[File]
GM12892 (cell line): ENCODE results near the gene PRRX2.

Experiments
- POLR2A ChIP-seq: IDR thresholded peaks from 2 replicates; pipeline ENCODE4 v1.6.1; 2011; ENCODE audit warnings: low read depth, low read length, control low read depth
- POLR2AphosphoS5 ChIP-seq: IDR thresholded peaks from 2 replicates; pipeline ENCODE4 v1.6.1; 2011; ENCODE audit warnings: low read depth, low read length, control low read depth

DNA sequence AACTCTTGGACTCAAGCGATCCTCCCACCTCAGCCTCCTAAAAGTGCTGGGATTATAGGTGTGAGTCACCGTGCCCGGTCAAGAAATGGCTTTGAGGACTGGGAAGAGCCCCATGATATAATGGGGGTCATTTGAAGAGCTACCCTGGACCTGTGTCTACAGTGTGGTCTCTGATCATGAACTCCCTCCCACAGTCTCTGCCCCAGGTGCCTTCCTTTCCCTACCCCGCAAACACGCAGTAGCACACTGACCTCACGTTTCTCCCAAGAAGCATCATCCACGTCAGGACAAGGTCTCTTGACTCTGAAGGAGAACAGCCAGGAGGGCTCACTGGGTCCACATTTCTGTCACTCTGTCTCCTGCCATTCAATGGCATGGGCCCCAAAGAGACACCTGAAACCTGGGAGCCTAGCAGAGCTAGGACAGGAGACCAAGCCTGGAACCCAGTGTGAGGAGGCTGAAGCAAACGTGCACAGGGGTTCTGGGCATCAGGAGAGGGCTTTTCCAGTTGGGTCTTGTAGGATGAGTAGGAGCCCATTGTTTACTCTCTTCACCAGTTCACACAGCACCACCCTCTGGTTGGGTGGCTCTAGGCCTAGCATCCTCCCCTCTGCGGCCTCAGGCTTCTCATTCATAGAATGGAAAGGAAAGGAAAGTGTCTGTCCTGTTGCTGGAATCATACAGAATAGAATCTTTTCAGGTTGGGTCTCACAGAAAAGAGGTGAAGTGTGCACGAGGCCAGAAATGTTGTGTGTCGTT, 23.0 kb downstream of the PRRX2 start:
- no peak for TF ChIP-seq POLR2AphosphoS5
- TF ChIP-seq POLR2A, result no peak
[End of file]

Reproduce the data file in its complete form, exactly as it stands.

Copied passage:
GM12892 (cell line): ENCODE results near the gene PRRX2.

Experiments
- POLR2A ChIP-seq: IDR thresholded peaks from 2 replicates; pipeline ENCODE4 v1.6.1; 2011; ENCODE audit warnings: low read depth, low read length, control low read depth
- POLR2AphosphoS5 ChIP-seq: IDR thresholded peaks from 2 replicates; pipeline ENCODE4 v1.6.1; 2011; ENCODE audit warnings: low read depth, low read length, control low read depth

DNA sequence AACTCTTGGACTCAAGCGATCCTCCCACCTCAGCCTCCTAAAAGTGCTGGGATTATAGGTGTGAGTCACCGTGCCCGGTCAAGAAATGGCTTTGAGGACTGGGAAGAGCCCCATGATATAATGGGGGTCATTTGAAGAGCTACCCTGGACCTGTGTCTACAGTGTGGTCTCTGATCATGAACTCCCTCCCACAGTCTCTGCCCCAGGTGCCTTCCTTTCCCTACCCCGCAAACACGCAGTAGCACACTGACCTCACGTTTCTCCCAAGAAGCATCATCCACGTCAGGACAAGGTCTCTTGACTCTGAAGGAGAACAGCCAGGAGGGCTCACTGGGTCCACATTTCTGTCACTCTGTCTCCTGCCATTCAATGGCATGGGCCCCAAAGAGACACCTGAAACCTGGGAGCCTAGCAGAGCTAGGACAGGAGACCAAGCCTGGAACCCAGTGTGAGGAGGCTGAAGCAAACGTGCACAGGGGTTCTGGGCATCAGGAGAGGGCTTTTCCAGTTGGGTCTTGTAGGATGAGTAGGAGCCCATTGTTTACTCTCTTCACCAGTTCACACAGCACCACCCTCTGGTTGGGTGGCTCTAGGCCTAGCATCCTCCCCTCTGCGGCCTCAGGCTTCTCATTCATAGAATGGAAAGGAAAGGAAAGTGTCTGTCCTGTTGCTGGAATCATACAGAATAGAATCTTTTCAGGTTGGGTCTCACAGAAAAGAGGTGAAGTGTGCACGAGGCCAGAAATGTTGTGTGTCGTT, 23.0 kb downstream of the PRRX2 start:
- no peak for TF ChIP-seq POLR2AphosphoS5
- TF ChIP-seq POLR2A, result no peak